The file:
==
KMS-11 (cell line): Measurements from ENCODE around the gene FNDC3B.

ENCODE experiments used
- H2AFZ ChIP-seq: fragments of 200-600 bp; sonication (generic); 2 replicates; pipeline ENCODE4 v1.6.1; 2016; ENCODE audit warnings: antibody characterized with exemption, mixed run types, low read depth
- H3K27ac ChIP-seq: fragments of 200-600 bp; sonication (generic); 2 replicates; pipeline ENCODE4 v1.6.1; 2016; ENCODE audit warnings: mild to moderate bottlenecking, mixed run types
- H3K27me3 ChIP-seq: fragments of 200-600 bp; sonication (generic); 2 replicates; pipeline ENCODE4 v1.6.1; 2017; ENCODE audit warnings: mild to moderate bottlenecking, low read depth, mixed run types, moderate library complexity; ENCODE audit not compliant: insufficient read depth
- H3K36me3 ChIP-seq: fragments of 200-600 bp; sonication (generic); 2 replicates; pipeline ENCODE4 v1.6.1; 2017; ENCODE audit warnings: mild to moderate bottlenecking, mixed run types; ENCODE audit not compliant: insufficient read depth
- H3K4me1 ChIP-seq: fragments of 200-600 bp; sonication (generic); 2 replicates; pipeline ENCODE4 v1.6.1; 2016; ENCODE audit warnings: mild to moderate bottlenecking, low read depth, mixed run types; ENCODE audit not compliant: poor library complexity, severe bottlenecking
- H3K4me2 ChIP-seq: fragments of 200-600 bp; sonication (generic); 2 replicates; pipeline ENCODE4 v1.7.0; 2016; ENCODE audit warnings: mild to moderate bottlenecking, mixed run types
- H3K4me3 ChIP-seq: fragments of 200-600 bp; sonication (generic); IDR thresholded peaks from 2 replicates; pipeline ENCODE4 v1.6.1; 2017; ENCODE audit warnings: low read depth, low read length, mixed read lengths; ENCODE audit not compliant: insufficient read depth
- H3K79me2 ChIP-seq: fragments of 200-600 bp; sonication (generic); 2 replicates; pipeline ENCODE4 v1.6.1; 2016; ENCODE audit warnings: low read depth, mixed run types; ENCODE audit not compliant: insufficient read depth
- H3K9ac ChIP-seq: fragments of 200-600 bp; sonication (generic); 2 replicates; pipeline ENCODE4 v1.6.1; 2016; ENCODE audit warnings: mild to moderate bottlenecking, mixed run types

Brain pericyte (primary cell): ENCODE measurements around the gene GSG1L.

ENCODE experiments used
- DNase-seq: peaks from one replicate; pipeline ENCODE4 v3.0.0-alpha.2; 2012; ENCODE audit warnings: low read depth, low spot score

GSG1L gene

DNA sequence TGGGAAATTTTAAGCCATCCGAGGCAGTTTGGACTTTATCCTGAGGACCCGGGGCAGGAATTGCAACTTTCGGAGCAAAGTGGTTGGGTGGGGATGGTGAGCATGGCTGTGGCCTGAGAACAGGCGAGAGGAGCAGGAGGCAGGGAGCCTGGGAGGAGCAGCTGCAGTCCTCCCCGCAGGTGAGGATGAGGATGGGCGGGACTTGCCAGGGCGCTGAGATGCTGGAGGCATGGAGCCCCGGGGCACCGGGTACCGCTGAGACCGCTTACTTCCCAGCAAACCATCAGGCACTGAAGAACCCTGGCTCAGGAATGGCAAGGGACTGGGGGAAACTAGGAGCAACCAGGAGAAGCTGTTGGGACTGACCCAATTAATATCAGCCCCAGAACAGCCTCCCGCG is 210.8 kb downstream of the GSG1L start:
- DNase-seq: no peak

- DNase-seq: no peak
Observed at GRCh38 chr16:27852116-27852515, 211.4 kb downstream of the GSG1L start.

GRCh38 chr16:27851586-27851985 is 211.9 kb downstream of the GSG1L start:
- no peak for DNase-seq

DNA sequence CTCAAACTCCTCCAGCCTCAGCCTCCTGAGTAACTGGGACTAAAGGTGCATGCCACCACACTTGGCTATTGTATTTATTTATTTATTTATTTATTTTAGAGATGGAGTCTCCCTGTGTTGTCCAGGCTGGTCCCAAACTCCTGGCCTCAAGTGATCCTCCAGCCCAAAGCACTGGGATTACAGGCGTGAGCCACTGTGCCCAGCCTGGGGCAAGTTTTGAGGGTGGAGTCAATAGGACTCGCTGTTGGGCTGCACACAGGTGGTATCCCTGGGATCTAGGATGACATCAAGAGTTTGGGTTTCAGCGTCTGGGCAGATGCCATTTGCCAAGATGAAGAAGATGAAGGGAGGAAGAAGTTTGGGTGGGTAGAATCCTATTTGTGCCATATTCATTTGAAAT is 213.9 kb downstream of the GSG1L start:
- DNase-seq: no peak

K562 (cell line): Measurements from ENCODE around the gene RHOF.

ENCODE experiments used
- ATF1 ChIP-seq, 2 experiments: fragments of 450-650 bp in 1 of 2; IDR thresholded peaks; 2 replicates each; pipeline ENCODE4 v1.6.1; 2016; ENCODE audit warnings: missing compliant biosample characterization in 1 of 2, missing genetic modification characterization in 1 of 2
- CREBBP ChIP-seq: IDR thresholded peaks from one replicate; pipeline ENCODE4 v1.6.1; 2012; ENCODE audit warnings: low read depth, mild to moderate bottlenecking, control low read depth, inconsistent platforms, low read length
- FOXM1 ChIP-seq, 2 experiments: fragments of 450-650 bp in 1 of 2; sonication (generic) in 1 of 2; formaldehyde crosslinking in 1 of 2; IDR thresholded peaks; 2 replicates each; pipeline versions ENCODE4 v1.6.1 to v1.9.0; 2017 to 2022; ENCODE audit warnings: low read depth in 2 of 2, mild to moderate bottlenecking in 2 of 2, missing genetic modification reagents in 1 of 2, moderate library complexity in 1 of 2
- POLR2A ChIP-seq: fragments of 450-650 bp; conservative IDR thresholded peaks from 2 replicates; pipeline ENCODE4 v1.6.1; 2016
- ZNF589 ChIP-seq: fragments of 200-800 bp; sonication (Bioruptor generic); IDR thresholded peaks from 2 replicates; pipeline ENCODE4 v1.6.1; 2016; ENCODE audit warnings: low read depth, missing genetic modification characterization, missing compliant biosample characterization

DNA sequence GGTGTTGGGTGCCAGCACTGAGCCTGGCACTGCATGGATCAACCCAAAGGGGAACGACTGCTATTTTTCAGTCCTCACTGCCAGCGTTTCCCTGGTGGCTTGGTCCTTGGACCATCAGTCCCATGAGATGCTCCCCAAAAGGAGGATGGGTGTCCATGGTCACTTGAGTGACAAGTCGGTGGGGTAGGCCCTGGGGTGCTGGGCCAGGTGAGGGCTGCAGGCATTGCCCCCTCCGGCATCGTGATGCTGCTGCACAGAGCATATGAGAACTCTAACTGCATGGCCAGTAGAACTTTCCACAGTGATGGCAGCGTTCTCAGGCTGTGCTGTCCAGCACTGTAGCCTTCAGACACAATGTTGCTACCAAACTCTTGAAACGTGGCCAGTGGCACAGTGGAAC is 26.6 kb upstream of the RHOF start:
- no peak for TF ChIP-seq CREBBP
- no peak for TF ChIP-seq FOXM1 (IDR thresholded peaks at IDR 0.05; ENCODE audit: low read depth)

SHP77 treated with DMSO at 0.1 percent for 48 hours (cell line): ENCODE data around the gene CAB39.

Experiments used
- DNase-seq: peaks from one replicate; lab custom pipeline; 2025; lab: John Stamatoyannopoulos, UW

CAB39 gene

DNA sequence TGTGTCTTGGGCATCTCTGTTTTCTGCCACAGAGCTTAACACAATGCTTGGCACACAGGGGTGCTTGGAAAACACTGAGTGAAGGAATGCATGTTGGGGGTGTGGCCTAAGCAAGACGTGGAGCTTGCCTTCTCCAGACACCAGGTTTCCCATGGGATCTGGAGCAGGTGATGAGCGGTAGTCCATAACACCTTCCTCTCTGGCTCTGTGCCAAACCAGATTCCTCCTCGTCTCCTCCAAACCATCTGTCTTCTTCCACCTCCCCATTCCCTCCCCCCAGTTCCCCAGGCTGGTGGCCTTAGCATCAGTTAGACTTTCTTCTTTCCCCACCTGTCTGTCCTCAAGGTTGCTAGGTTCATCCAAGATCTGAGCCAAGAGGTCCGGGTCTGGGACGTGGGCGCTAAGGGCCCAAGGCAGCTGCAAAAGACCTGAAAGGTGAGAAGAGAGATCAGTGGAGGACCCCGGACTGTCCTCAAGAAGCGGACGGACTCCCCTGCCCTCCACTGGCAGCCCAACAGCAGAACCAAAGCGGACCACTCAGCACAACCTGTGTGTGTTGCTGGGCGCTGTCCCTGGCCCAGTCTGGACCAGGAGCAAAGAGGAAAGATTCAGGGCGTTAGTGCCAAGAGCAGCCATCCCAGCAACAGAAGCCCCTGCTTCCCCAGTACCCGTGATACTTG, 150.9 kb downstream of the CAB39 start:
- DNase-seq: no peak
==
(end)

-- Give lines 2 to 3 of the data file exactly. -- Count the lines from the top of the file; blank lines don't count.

ENCODE experiments used
- H2AFZ ChIP-seq: fragments of 200-600 bp; sonication (generic); 2 replicates; pipeline ENCODE4 v1.6.1; 2016; ENCODE audit warnings: antibody characterized with exemption, mixed run types, low read depth